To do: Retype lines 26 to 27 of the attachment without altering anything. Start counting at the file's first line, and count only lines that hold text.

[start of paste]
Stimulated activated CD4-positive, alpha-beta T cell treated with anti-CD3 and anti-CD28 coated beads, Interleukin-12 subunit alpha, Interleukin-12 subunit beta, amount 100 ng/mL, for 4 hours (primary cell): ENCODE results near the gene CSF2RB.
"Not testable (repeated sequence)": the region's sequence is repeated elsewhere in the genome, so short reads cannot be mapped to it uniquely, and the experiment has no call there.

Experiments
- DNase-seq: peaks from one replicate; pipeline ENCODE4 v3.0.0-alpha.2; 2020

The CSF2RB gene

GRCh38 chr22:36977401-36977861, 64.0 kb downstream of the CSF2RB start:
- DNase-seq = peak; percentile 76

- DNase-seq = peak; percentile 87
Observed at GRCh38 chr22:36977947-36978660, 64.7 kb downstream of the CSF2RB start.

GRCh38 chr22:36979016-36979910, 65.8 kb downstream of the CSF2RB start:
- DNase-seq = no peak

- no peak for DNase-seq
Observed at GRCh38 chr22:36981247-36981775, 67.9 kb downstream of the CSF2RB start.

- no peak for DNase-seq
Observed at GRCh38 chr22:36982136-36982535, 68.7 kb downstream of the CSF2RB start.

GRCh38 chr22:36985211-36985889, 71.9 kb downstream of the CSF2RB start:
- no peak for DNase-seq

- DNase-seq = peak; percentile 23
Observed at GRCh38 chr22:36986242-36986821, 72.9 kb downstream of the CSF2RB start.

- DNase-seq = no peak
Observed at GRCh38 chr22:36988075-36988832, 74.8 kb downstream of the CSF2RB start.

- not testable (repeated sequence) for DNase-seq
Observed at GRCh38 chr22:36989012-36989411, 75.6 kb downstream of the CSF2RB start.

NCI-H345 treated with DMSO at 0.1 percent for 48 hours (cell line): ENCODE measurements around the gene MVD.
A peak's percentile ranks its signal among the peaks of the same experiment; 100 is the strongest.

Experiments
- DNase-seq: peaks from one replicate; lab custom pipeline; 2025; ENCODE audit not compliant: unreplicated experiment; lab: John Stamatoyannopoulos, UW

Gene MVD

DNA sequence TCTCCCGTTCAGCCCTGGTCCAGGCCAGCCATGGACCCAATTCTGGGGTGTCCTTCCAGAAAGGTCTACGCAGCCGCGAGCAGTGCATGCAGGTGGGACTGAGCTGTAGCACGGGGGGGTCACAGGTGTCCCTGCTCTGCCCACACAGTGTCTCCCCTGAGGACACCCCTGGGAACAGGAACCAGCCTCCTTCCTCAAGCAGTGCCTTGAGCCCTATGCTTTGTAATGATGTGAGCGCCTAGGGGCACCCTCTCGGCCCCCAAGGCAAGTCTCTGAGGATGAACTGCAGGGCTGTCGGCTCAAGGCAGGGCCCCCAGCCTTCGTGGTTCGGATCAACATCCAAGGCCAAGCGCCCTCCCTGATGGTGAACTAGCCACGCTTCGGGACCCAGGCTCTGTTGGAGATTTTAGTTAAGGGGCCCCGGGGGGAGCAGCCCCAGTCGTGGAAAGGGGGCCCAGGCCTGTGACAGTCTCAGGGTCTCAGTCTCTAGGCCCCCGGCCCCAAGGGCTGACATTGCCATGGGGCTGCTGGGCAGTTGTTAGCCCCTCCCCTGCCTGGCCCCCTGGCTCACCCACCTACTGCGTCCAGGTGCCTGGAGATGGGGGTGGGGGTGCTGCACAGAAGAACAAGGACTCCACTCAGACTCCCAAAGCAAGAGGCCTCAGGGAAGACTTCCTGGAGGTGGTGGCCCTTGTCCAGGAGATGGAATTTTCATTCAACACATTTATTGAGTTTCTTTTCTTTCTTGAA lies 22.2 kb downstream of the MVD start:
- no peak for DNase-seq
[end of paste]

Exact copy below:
Experiments
- DNase-seq: peaks from one replicate; lab custom pipeline; 2025; ENCODE audit not compliant: unreplicated experiment; lab: John Stamatoyannopoulos, UW